June 11, 2015

6/5/15 - Sleeping Bear Dunes NL

A long, long time ago during a forest fire, a mother bear and her two cubs tried to swim across the great water. Only twelve miles from shore, the exhausted cubs drowned. The mother bear continued to shore alone. She dragged herself up on the land and faced the water, mourning her babes. As she gazed, two islands rose to mark the graves of her cubs.

The mother bear can still be seen (sort of, see below) on one of the dunes at Sleeping Bear Dunes National Lakeshore. The islands called North and South Manitou Islands are included in the park.

It wasn't a very nice day to go to the beach, so as usual, I bundled up and George didn't, then we drove north. First stop was the Philip A. Hart Visitor Center in Empire. They have a little museum and a video--which is actually more of a slide show of really good photos with narration about the park. Way better than some, although I will admit that they didn't have to dance around political correctness.

It's pretty driving through the mixed forest of beech, maple and pines in the Pierce Stocking Scenic Drive. We drove under the Covered Bridge, then got out to take pictures.
We stopped at the Glen Lake Overlook, looking over Little Glen Lake and Big Glen Lake. It's foggy and you can't see much. Little Glen is the closest, and Big Glen is the one you can't see on the other side of the state highway causeway you can almost see. Trust me--I was there.
One of the stops on the Scenic Drive is the Dune Overlook. Reminds me more of a great big golf course hazard than a dune. I suppose that's because I can't see any water. (Isn't this place supposed to be a lakeshore?)
We drove on a little farther and finally found the water at the Lake Michigan Overlook. We had to look down for it though because the dunes are about 450' above the lake, down a very steep bank. They've built a platform so you can look without skidding downhill into the water.
From the viewpoint of the sign, it doesn't look particularly steep, so I thought they were being overly pessimistic. You could get down that bank pretty quickly, but only the young or foolhardy try. Then we moved a little further so I could see the angle from the side instead of straight ahead and understood what they meant! Apparently these people match the young or foolhardy description.
The angle here is more down than to the side, so it looks more like abstract art.  I like the patterns and colors, especially of the water. So I made it larger.
There's another viewpoint nearby that overlooks the Sleeping Bear Dune. The highest point is the mother bear's body. She's lying down, and the smaller bump on the left is her head. She looks a lot more like a bear in historical pictures, but sand erodes easily in the wind. Pretty soon she'll be flat, which is what can happen if you're depressed and don't eat. One of her cubs is in the distance--aka South Manitou Island.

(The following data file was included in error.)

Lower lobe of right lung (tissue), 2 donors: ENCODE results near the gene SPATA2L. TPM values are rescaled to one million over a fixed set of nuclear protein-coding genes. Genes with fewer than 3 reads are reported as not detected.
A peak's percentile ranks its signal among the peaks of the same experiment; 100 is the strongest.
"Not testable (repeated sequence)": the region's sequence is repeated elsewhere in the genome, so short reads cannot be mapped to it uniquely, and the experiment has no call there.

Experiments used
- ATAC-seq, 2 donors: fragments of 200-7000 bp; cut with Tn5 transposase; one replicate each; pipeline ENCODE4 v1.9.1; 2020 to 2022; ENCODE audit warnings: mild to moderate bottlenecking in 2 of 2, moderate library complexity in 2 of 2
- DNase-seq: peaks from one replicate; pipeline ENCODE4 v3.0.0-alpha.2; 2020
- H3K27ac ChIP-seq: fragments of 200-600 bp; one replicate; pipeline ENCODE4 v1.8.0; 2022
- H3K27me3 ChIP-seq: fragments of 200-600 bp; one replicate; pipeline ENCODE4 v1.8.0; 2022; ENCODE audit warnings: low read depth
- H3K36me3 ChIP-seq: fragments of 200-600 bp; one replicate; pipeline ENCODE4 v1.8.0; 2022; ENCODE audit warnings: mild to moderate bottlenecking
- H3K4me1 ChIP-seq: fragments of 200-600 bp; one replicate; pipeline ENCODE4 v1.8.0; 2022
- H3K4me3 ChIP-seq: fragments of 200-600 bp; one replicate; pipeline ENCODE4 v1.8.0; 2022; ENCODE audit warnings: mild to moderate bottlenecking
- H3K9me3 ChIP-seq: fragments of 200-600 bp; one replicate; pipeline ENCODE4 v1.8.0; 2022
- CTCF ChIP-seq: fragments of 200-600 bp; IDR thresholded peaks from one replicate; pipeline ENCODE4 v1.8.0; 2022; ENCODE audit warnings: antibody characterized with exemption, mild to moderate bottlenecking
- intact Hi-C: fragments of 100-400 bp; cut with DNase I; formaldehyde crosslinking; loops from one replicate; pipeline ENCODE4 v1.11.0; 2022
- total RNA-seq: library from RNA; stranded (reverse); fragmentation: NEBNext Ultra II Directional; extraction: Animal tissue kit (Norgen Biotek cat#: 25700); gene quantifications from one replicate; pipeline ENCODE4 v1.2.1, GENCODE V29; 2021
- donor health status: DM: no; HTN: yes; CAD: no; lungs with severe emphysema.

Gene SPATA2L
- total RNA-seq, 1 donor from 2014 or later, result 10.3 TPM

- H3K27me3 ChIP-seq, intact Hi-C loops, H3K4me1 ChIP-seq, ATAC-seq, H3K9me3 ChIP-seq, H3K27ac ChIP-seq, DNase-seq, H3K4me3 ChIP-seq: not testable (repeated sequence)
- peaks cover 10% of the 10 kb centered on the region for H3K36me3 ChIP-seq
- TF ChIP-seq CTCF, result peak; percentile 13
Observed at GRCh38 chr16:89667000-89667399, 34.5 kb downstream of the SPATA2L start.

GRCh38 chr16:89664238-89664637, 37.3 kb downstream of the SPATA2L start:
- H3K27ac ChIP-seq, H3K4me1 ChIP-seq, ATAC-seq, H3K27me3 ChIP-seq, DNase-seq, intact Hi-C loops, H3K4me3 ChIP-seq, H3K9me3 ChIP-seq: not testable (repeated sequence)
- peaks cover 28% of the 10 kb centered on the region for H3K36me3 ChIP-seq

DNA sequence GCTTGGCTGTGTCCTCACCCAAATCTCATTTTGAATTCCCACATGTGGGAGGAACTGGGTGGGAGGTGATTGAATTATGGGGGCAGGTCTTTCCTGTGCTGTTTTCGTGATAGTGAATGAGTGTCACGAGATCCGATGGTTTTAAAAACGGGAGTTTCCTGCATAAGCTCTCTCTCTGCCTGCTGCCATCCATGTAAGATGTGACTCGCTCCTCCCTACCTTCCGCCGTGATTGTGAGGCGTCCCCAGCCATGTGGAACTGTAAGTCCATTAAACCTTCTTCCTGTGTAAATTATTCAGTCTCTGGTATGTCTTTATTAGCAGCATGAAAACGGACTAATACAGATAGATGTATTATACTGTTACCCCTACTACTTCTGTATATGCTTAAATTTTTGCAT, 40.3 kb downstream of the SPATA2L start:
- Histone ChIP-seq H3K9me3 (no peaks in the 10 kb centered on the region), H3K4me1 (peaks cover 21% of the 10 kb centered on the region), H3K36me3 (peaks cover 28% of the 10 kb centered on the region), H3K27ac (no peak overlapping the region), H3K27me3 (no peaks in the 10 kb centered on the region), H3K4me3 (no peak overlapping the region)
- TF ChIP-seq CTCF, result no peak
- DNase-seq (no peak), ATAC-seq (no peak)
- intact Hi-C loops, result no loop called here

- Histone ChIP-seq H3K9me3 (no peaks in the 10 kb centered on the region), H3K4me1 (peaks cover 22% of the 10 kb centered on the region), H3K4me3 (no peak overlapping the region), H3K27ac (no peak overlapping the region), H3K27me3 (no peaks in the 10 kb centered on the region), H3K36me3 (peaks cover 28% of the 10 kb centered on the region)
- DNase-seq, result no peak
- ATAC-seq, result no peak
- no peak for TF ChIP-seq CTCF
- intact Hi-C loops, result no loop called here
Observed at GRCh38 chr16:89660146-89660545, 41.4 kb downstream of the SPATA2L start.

The park newspaper makes a big deal about the Dune Climb and how strenuous it is. We'd been to dunes before so I was expecting something really dramatic. This dune, however, is only 110' high, so isn't particularly spectacular. I suppose if it was August and the temperature was higher than 52 degrees, and you climbed up and down all nine dunes on the almost 2-mile trek to the lake, it would be more impressive. (I suppose the park would get in trouble if they labeled the steep shoreline as the dune climb...but it would definitely be more challenging!) As it was, we were cold and weren't interested in climbing up anything but into the truck.
We drove on to explore the Glen Haven Historic Village, a steamship stop on Sleeping Bear Bay in the early 20th century. We checked out the Blacksmith Shop, General Store, Cannery Boat Exhibit and the Maritime Museum.
George in the Glen Haven Blacksmith Shop
Inside the Glen Haven General Store (I told her I'd post this!)
In the Cannery Boat Museum

Maritime Museum
My favorite was the Boathouse at the Maritime Museum. The volunteer explained how the Faking Box for the lifesaving equipment was used. Rope is wrapped around the pins, and a box was put over it. When you turn the box over and lift off the pegs, then the rope unwinds without tangling. (It looks like a nice macrame project to me.) They used it for a bullet on the Lyle Gun so they could pull people on capsized boats back to shore. (I wasn't paying a lot of attention there, so if you want more details, you should probably ask George. However, I did hear when he said the rope on the first picture is too tight, and wouldn't work as well as the one in the box.)  

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